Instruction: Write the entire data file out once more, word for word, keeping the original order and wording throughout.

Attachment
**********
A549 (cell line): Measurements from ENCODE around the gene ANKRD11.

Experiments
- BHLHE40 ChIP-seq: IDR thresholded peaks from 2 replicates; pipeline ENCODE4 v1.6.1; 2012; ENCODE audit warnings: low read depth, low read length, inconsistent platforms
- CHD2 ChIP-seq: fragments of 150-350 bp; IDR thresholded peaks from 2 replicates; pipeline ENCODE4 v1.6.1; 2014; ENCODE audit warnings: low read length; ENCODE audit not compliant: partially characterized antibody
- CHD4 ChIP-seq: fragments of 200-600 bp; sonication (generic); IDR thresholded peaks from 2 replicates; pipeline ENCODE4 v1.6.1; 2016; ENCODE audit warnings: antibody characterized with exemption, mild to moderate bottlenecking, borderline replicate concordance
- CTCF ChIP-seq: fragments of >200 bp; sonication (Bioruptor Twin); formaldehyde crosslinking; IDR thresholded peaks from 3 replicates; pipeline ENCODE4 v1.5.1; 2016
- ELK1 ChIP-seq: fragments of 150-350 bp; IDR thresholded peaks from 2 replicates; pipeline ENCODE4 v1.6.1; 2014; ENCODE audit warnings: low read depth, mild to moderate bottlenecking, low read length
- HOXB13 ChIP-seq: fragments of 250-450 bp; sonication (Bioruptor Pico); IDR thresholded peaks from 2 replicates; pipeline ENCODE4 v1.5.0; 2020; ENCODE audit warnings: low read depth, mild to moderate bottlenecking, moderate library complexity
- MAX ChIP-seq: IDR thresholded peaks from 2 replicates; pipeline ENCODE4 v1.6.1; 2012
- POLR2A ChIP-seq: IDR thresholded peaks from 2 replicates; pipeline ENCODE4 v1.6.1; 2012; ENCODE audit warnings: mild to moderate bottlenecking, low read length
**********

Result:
A549 (cell line): Measurements from ENCODE around the gene ANKRD11.

Experiments
- BHLHE40 ChIP-seq: IDR thresholded peaks from 2 replicates; pipeline ENCODE4 v1.6.1; 2012; ENCODE audit warnings: low read depth, low read length, inconsistent platforms
- CHD2 ChIP-seq: fragments of 150-350 bp; IDR thresholded peaks from 2 replicates; pipeline ENCODE4 v1.6.1; 2014; ENCODE audit warnings: low read length; ENCODE audit not compliant: partially characterized antibody
- CHD4 ChIP-seq: fragments of 200-600 bp; sonication (generic); IDR thresholded peaks from 2 replicates; pipeline ENCODE4 v1.6.1; 2016; ENCODE audit warnings: antibody characterized with exemption, mild to moderate bottlenecking, borderline replicate concordance
- CTCF ChIP-seq: fragments of >200 bp; sonication (Bioruptor Twin); formaldehyde crosslinking; IDR thresholded peaks from 3 replicates; pipeline ENCODE4 v1.5.1; 2016
- ELK1 ChIP-seq: fragments of 150-350 bp; IDR thresholded peaks from 2 replicates; pipeline ENCODE4 v1.6.1; 2014; ENCODE audit warnings: low read depth, mild to moderate bottlenecking, low read length
- HOXB13 ChIP-seq: fragments of 250-450 bp; sonication (Bioruptor Pico); IDR thresholded peaks from 2 replicates; pipeline ENCODE4 v1.5.0; 2020; ENCODE audit warnings: low read depth, mild to moderate bottlenecking, moderate library complexity
- MAX ChIP-seq: IDR thresholded peaks from 2 replicates; pipeline ENCODE4 v1.6.1; 2012
- POLR2A ChIP-seq: IDR thresholded peaks from 2 replicates; pipeline ENCODE4 v1.6.1; 2012; ENCODE audit warnings: mild to moderate bottlenecking, low read length